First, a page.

Research that provides neuroscience-based explanations for human behavior has historically enjoyed a high level of credibility and interest among both the scientific community and non-expert audiences. Unfortunately, the integrity of the methods underlying this research has recently been called into question due to the application of sub-optimal statistical practices and the discovery of long-standing software errors. As researchers in neuroscience, like those in psychology and medicine, deal with a crisis of reproducibility, the field has begun to cohere around a set of standards regarding how data should be collected, analyzed, and reported. While these standards address a range of issues related to experimental design, collaboration, and openness, they largely neglect a practical issue central to all three- how researchers manage their data and code.

Because of the size and complexity of the datasets involved, research data management (RDM) is vitally important in neuroscience. For example, projects involving neuroimaging methods like functional magnetic resonance imaging (fMRI) involve the acquisition and analysis of data in the form of brain images, questionnaire responses, behavioral measures, and sensitive medical history information. In terms of both the financial investment and researcher hours involved, fMRI research is quite expensive. Open data sharing has been proposed as a method for maximizing the value of individual fMRI datasets and increasing reproducibility for the field as a whole. But, because there has been little effort to standardize RDM practices within or between labs, neuroscience data sharing initiatives have been hampered by the fact that researchers often organize, document, and save their data and code in very different ways.

The value of RDM can be established using capability maturity models which describe the extent to which practices are defined, standardized, and implemented. However, at present, there is a lack of empirical information about the maturity of RDM practices within neuroscience and how such practices relate to either reproducibility or open data sharing. Therefore, I propose a twelve month project with the following three specific aims:

  1. Characterize the breadth and maturity of RDM practices in neuroscience, a community which has a strong incentive to define data-related standards and practices, but also a complex and diverse set of of data-related requirements.
  2. Examine the relationship between RDM maturity and data sharing practices in neuroscience, especially practices related to the assessment, citation, and publication of data and code.
  3. Develop a research instrument that can be used to characterize the breadth and maturity of data sharing practices within and between cognate research areas (e.g. psychology, biology, and medicine).

The critical difference between this project and related efforts like the Digital Curation Profiles and DMVitals is that I aim to engage researchers on their own terms. To address my first two specific aims, I will draw upon my previous work in neuroscience and my current work in software and data curation to a create a survey instrument that will frame questions about RDM maturity, reproducibility, and data sharing within a discipline-specific context. I will distribute my survey as widely as possible so that I can collect and share data in a form that will be recognized and accepted by members of the research community. I will then apply my experience collecting, analyzing, and disseminating data from the neuroscience community to develop the instrument described by my third specific aim.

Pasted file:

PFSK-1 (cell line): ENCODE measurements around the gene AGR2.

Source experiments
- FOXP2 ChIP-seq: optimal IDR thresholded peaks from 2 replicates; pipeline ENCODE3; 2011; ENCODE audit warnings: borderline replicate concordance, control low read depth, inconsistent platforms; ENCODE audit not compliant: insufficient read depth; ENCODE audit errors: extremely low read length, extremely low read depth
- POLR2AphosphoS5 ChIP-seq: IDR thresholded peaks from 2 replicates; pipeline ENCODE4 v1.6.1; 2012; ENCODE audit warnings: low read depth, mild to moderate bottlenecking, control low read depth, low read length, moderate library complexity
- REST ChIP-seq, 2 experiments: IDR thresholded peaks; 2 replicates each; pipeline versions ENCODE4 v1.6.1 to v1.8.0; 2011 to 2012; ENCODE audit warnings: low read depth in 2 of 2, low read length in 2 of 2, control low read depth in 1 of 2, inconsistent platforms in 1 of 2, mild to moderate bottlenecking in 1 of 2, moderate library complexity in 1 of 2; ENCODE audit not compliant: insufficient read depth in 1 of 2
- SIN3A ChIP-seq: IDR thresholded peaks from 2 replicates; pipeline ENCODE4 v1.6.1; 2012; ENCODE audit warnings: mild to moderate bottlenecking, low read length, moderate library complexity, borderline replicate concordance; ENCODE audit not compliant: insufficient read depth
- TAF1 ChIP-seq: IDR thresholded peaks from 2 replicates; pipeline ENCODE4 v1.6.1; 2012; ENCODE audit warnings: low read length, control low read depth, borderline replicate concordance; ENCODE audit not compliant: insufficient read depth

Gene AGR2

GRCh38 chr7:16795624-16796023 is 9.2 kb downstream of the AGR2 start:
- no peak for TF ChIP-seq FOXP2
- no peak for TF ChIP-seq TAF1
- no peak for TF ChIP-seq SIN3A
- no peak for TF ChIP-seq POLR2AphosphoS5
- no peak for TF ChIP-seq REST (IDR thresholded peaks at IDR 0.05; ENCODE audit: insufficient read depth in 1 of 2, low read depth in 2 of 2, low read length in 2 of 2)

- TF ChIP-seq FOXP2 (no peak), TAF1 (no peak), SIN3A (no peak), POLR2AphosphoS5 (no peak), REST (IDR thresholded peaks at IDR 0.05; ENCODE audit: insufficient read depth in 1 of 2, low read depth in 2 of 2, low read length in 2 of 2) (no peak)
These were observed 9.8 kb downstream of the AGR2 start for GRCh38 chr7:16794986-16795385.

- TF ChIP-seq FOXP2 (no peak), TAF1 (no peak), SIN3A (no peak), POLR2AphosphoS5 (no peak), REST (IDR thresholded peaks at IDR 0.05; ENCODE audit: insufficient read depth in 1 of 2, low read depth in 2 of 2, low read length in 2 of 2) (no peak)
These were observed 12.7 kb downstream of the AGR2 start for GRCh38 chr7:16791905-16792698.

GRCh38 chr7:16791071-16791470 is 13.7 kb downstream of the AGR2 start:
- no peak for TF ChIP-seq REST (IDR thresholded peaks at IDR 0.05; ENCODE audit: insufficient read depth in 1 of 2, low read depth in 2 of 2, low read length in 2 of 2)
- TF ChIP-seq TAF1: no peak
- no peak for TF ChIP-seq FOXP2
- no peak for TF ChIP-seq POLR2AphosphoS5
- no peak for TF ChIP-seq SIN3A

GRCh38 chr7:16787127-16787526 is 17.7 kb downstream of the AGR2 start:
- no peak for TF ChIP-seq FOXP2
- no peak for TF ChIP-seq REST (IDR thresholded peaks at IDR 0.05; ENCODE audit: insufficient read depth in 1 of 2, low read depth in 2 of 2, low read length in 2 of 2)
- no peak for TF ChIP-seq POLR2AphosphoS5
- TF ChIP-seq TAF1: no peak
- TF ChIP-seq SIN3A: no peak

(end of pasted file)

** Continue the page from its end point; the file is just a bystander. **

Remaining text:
An RDA/US Data Share Fellowship would benefit me both in my current role as a postdoctoral fellow at the California Digital Library (CDL) and in my long-term career trajectory as digital curation specialist invested in ensuring the integrity of the research process through open data sharing. At CDL, I am currently working on two efforts that serve as precursors to this project: a rubric allowing researchers to assess the maturity of their own RDM practices and a survey of how researchers across the academy use, share, and value software and computer code. The proposed project would not only serve as a complement to my current cross-disciplinary work, but would also allow me to directly engage with the practices, perceptions, and concerns of the research community.

Successfully addressing my three specific aims will require me to engage with a wide variety of research data stakeholders, including many whose standards, practices, and motivations for managing research data and code differ significantly from my own. This fellowship would provide a launchpad for me to both raise my profile and extend my reach within the neuroscience and digital curation communities. Perhaps more significantly, this fellowship would also allow me to cement my connection to the international community of individuals, organizations and policy makers invested in supporting the open sharing of data.

As an RDA/US Data Share Fellow, I propose to work directly with the Reproducibility Interest Group and the Libraries for Research Data Interest Group. I would also be interested in engaging with other groups, such as the Education and Training on Handling of Research Data Interest Group and the Active Data Management Plans Interest Group, that are also working to develop best practices, policies, and standards related to the management of data and code.


Because researchers in neuroscience have only just begun to define data-related standards and practices, now is the ideal time to characterize RDM gather data on discipline-specific RDM, reproducibility, and data-sharing practices. Twelve months would give me sufficient time to develop my initial survey instrument, solicit feedback from the neuroscience and digital curation communities, and begin the preliminary data collection needed to inform a more broadly focused survey instrument.